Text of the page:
Being able to handle conflict is important to both our personal and professional lives. Conflict in varying degrees occurs daily. Whether it is dealing with a child or with someone you work with, being able to address the issues means being able to calm participants and reach an agreement. Some things to keep in mind when trying to deal with conflict:
- Ask each participant to try to understand the others’ perspective; exchange lists, information or paraphrase what the other is saying. Basically make sure everyone is clear on the points of disagreement. Sometimes conflict results from different styles of communication or choice of words. It isn’t about the facts, but the perceptions in some cases.
- Have each “side” clarify their level of understanding through questioning, A few well-thought-out questions can shed light on to unclear issues.
- Develop the ability to admit to being wrong in a situation. Find a way that saves face for the individual. Build a culture where admitting you are wrong is respected.
- Value the individual expertise of each participant; mutual respect will go a long way in finding a compromise or solution.
- Work out an agreement—even if it is to agree to disagree. Resolve the tension and emotions, even when a situation can’t be changed. Compromises are one solution to seek, but not every situation will have an acceptable compromise from the individual, customer, or business perspective.
- Most of all make sure that each participant has a time to be heard without interruption or challenges.
- Lead by example: How you as a leader deal with conflict will set a pattern or expectation of how the organization and its members need to act.
- Keep comments and feedback about actions.
- Be fair in mediating the situation. You are the referee establishing boundaries and a level playing field for communication to take place. Stay impartial giving each side equal time and calling timeouts for behaviors or comments that are out of bounds.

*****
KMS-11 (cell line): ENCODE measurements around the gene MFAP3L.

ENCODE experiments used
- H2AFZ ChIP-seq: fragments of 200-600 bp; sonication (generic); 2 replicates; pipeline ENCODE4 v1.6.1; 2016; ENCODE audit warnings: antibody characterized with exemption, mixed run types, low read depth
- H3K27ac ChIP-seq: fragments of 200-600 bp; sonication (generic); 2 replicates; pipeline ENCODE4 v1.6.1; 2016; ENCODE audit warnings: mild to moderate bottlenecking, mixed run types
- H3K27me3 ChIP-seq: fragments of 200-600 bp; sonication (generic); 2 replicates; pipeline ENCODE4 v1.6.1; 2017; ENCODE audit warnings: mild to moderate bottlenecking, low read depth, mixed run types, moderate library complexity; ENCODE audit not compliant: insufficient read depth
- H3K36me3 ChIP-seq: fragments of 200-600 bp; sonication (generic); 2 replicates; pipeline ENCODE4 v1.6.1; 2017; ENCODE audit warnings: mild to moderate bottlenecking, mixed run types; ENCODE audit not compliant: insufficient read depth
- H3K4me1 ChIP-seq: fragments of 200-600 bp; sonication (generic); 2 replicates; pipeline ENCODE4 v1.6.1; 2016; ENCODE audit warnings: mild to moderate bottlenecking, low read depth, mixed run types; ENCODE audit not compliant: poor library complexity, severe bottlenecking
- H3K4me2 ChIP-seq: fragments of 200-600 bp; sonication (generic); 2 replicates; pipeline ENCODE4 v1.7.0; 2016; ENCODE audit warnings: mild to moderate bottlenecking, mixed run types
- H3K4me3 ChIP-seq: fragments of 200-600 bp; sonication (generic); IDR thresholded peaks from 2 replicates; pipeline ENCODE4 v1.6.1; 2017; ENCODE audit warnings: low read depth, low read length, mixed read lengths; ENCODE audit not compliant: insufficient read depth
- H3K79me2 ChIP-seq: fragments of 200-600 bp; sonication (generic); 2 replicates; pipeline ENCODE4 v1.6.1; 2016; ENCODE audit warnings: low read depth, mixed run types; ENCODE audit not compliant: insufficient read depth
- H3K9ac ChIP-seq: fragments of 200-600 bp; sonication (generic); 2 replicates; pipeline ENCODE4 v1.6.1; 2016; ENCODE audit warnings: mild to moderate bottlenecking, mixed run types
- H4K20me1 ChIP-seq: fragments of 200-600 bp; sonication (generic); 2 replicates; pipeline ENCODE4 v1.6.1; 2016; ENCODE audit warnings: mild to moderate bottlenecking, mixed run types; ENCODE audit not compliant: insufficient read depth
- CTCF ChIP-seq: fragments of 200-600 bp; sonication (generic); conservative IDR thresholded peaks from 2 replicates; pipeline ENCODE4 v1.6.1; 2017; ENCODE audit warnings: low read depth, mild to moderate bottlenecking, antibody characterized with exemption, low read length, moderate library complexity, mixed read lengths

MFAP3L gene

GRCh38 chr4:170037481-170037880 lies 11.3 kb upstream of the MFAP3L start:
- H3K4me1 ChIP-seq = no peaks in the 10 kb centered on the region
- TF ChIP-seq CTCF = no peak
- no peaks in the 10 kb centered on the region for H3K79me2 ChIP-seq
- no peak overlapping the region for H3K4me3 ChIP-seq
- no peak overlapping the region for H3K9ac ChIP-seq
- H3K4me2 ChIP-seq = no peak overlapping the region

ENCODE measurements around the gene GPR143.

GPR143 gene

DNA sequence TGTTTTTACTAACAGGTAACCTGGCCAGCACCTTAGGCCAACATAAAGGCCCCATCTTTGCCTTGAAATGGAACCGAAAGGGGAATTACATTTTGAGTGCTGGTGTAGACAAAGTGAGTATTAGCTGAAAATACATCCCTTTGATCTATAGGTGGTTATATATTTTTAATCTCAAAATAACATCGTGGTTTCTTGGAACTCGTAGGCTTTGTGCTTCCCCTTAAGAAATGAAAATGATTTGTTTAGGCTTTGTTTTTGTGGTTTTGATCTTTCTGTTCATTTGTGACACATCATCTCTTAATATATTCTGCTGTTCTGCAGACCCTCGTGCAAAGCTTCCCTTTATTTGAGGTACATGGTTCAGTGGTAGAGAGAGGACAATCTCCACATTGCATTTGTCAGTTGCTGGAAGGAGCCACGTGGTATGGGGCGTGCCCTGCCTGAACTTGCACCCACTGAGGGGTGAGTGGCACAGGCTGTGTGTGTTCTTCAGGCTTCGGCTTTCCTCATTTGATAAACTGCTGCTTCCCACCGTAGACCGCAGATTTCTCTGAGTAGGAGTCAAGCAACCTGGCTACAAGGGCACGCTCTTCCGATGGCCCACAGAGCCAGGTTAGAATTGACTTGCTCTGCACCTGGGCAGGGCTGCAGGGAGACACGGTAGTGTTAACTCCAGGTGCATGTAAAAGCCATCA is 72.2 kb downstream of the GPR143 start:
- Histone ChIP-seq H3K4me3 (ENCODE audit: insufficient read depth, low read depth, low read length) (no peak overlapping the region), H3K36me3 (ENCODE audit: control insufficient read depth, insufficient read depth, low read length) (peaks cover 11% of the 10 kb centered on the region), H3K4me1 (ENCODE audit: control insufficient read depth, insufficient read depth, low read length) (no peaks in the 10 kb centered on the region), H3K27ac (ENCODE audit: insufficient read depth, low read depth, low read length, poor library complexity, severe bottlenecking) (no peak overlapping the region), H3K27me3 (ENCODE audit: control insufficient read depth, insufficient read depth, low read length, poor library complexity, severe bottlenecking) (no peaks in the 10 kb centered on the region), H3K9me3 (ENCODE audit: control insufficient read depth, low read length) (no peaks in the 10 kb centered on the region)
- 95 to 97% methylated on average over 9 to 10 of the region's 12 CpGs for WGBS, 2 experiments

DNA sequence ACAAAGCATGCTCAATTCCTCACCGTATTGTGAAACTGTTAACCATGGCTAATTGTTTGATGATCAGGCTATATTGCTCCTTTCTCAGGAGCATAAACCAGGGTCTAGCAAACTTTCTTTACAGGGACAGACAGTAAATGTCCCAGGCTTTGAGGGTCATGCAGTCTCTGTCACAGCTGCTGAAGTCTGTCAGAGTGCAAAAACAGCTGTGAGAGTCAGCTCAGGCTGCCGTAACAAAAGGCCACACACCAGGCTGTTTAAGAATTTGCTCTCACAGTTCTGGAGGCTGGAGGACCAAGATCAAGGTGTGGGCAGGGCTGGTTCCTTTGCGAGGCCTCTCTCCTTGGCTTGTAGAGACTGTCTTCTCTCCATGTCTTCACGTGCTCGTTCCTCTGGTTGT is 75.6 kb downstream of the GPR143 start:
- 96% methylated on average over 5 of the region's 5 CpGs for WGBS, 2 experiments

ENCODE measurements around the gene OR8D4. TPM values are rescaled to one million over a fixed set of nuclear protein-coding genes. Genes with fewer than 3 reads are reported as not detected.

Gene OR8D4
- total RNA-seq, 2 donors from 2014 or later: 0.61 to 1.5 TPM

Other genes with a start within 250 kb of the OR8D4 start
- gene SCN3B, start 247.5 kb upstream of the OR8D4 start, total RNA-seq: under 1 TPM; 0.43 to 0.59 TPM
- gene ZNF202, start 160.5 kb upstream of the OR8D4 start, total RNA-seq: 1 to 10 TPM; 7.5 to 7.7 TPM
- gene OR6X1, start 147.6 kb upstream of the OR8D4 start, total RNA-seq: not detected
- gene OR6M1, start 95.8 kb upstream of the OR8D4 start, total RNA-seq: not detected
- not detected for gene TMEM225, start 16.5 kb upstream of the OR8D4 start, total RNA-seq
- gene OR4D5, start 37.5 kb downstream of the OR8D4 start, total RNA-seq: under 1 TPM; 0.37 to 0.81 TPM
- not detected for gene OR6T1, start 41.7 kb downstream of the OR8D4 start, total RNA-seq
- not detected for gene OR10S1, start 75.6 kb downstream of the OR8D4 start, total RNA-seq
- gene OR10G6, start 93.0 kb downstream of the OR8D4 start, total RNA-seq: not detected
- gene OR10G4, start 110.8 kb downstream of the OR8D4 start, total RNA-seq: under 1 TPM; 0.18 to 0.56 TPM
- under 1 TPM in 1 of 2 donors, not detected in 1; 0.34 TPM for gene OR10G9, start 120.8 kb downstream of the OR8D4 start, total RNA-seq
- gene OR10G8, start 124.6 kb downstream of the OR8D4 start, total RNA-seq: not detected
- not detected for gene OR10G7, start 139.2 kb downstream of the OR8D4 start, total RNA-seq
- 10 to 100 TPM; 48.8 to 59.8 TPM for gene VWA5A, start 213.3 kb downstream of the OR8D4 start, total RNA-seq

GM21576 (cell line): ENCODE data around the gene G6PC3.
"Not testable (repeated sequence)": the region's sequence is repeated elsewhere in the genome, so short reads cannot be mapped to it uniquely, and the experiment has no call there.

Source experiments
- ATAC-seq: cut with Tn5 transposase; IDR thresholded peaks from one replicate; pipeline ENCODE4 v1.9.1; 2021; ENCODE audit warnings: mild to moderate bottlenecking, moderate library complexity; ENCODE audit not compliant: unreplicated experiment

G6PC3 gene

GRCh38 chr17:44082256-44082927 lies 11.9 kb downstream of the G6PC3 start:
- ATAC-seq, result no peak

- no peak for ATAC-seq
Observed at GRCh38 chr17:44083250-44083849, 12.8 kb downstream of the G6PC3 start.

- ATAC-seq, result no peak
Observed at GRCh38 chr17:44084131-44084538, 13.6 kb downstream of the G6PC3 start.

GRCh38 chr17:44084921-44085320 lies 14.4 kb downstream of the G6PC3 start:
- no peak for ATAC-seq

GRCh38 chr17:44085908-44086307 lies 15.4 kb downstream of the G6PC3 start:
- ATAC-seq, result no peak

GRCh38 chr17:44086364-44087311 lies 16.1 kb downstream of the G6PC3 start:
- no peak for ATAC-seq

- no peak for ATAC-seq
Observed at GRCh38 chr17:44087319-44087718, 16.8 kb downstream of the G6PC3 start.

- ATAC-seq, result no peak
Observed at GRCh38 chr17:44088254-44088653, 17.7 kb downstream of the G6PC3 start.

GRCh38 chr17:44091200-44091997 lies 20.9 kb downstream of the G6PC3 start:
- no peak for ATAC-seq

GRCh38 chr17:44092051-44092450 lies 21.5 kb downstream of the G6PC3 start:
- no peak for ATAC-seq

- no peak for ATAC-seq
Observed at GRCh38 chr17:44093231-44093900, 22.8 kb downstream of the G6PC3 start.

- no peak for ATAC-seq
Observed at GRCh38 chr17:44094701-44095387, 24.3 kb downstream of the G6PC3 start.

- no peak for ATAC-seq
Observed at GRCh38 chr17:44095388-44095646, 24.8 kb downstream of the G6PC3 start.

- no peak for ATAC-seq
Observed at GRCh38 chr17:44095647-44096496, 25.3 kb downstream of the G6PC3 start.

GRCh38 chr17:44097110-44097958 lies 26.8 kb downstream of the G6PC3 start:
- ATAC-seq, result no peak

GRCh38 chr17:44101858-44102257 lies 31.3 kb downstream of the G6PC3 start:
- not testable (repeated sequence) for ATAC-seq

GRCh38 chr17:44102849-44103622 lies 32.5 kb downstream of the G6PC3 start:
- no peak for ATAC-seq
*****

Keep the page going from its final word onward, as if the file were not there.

- Understand how to use conflict to gain new insights and perspectives on issues.
- Conflict isn’t to be sought out, nor is it to be quashed. Conflict can be an effective tool for moving an organization or team out of existing boundaries, comfort zones and thought patterns.
- Sometimes the addition of a new player to the team shakes up the status quo just enough to give it new life and purpose. I have experienced having a new person added to the mix. I have seen teams that were anything but teams, unite when “threatened” with the new member. Not the best strategy or result, but it does generate forward progress.
The biggest asset to dealing with conflict that an individual leader can have is the ability to truly hear what others are saying. As a listener, make sure that you don’t fall into the following traps:
o Agree with what is being said just to get the conversation over with. The speaker will usually catch on to the subtle signals you send out. This will lead to more conflict and feelings of disrespect.
o Think about other things personal or business. By tuning out distractions and actively listening, you can reduce the total amount of time dedicated to the situation. You tend to get the message the first time it is communicated when you truly hear what is being said.
o Think you know what is going to be said. Anticipation means you are only hearing yourself, not what the other person is saying. Pay attention to the speaker, not to your internal conversations.
o Answer first, listen never. This is when we “rehearse” in our head what we are going to say while the speaker is still talking. We are actually responding to what we anticipate is going to be said…essentially we are talking to ourselves at this point.
o Listen selectively. The speaker speaks and you hear what you want to hear based upon your own agenda and experience.
o Fixate on the speaker, not the words. Ever get distracted by a mannerism, accent or something personal about a speaker? Don’t miss the message by concentrating on the messenger.
o Change the topic. Changing to another topic indicates that you either didn’t hear the message or that you don’t value the content. Finish the communication underway, before starting another.
o Experience the experience. We’re all guilty of “I know just what you mean, when I was…” While you are trying to relate the situation to something you understand, realize that no two situations are alike and you need to deal with the current situation. There may be parallels, but keep the stories for another time.
Let the discussion be about the facts and resolution. The more focused your attention is on the situation, the faster you can resolve the issues.